This time last week, most United fans were really excited about the signing of Juan Mata. Whilst we all knew more signings were necessary, the feeling was far more positive with Mata in the squad and Rooney and RVP available for selection again – maybe we might yet have a chance of finishing the season on a high. We all looked forward to the home game with Cardiff and, whilst we gained 3 points, the performance was only just about good enough to get the win.
After watching the game against Stoke on Saturday, then watching it again yesterday to work out exactly how we played so badly, I’m in no doubt that the manager is entirely to blame for our latest pathetic performance.
I won’t list all the records that Moyes has already broken this season, as we have already documented these well on Manchester La La La, but it’s not just the fans who suffer with every new humiliation; it’s all too clear that many of the players have been completely de- motivated by Moyes as well.
There have been consistent grumblings coming out of Carrington that the training is outdated, and more injuries are occurring during training sessions than at any time under Ferguson. At the same time, Moyes is candid about his plans for a major overhaul. As fans, we know that’s what we need, but is that really what the current players need to hear?
Whilst some feel that Moyes was right to admonish his players so publicly, I would argue that you won’t get the best out of your team by telling them they’re no good. By airing his concerns about the quality of the squad without naming any names, he has risked kicking his own boys while they’re down, with 90% of an already dejected squad now playing with even less confidence than before.
Fergie built a team of winners, buoyed by an unshakeable belief in themselves and their boss; now we’re looking at a team that no longer plays like greatness is their destiny. Without that total, almost subconscious sense of being the best, without that cocky sense of entitlement that our rivals hate so much, it’s like the soul has been sucked out of the club. In 26 years, we never heard Ferguson talk like Moyes has these last few months.
A big problem for me on Saturday was the tactics. They were completely wrong; it was obvious to everyone except the man in charge. Firstly, playing Juan Mata wide on the right is a complete waste of £37.5 million – he is a number 10, end of story, and if he wasn’t bought to play that role, why did we even bother? He is a great player and can have a huge influence at United, but only if he is played in his best position.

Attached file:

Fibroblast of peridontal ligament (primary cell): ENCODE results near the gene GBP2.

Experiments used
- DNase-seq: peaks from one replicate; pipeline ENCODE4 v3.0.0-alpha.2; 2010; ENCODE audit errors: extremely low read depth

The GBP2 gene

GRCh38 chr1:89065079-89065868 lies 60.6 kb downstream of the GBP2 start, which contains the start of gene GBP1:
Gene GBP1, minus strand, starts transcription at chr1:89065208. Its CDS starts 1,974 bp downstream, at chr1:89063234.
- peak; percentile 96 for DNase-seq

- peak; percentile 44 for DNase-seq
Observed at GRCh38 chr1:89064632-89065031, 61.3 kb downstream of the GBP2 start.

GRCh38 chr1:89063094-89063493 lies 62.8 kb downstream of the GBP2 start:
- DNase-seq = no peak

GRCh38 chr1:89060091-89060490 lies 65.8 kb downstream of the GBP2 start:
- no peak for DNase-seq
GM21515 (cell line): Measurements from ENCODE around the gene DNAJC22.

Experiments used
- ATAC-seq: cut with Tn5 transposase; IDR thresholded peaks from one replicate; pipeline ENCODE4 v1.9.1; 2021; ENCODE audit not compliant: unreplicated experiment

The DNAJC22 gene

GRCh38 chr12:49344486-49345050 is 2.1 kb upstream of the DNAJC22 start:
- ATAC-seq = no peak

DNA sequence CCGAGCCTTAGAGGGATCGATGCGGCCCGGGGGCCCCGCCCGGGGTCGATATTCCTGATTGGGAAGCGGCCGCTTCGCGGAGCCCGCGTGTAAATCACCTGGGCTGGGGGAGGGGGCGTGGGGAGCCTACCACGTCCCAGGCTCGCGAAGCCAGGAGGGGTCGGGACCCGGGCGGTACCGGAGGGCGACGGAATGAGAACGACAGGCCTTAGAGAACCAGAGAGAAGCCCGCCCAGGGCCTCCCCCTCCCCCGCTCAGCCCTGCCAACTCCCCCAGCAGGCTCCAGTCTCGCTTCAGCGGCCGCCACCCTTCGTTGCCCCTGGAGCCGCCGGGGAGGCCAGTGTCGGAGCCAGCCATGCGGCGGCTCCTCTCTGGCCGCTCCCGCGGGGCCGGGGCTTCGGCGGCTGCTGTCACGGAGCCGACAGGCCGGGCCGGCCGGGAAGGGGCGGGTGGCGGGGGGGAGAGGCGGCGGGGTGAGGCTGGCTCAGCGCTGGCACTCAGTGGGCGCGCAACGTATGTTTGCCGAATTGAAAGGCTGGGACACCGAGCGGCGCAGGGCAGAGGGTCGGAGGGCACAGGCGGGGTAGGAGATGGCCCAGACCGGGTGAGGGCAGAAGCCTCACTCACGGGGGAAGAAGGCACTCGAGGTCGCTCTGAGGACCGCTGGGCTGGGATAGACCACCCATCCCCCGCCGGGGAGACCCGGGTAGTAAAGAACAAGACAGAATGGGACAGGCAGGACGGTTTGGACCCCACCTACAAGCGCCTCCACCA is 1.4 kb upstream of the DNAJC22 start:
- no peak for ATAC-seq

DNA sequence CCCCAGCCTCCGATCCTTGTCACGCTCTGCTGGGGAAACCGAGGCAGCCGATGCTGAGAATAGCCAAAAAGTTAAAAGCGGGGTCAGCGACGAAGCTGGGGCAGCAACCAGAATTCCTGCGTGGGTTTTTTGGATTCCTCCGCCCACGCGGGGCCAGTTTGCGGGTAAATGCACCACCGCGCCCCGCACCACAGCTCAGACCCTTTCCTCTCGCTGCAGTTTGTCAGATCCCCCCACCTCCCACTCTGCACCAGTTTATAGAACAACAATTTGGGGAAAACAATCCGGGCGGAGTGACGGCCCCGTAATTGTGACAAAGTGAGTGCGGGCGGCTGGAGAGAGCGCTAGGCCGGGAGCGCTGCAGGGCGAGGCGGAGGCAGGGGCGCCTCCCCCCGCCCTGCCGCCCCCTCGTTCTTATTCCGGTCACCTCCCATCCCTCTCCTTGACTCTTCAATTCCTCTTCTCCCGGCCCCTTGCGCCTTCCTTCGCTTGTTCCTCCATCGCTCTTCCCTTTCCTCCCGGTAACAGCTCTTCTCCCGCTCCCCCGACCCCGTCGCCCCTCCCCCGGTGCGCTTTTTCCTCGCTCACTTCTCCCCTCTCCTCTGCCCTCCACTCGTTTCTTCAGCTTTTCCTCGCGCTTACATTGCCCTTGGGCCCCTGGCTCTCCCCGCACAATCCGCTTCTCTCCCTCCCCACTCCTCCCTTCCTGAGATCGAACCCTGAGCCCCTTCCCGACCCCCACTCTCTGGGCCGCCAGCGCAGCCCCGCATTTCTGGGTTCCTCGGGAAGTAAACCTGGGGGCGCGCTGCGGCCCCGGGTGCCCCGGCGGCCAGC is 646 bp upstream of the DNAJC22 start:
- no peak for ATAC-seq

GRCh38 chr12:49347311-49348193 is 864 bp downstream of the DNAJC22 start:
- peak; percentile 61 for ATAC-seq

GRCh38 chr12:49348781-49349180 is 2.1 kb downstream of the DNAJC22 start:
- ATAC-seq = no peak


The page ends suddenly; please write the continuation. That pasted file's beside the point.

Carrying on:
Things only got worse when Moyes was forced to make some changes on the fly. His decision to leave Fletcher on the bench was baffling, especially when it meant moving Carrick to centre-back, and expecting Rooney to control the midfield after weeks without a game was simply schoolboy stuff.
But we really should have seen this coming – the writing was on the wall as soon as Moyes signed Fellaini, a player that can certainly cause problems, but who is clearly incompatible with United’s style of football. Where did Moyes think he would play for United? If we let him go, which we absolutely should, it’s hard to see us recouping £12 million for our 6ft 4in misfit.
Mata could yet prove to be a great buy, but only if he’s allowed to do what he does best. Without a tactically astute manager, though, it’s hard to see how our new number 8 can really thrive.
4 Questions That Have to Be Asked After Our Record-Breaking Defeat Against Stoke
1. Does Moyes know what to do with Juan Mata? He certainly didn’t know what to do with Kagawa.
2. Does Moyes watch a different game to the rest of us, trying to tell us we played well, were the better side, and were just unlucky? His measure of success seems to be how many times we get to the byline, even though the only goal against Stoke came from playing through the middle.
3. Are Cleverley and Welbeck good enough? Whilst we all love to see local lads come through the system and make it in the first team, are these two boys really good enough to help put trophies in the cabinet? They are no longer kids; they have been around a few seasons, but just don’t seem to be at the level required to help Manchester United seriously challenge the very top teams.
4. Why didn’t Januzaj replace Ashley Young? Adnan is arguably our best player so far this season, and whilst I accept he may need a break to avoid burnout, surely he could have made the difference on Saturday.
Most of us accepted there was little to no chance of silverware this season, but a top 4 finish should have been a minimum. That’s very unlikely to happen now, and the blame must surely be with Mr Moyes. I find it virtually impossible to imagine a return to the glory days under his stewardship, and the longer he remains in charge, the more complete our transition to mid-table mediocrity will become; we will eventually be reimagined as the Everton of M16.
We know Moyes was Ferguson’s choice, but surely Sir Alex must accept that he got this one wrong. Hopefully his love for United is bigger than his ego, and he will advise the owners to change things in May to ensure our future success.
Personally I would love to see Diego Simeone given the opportunity to manage the greatest football club in the world. Who would you choose to replace Moyes? Share your comments below.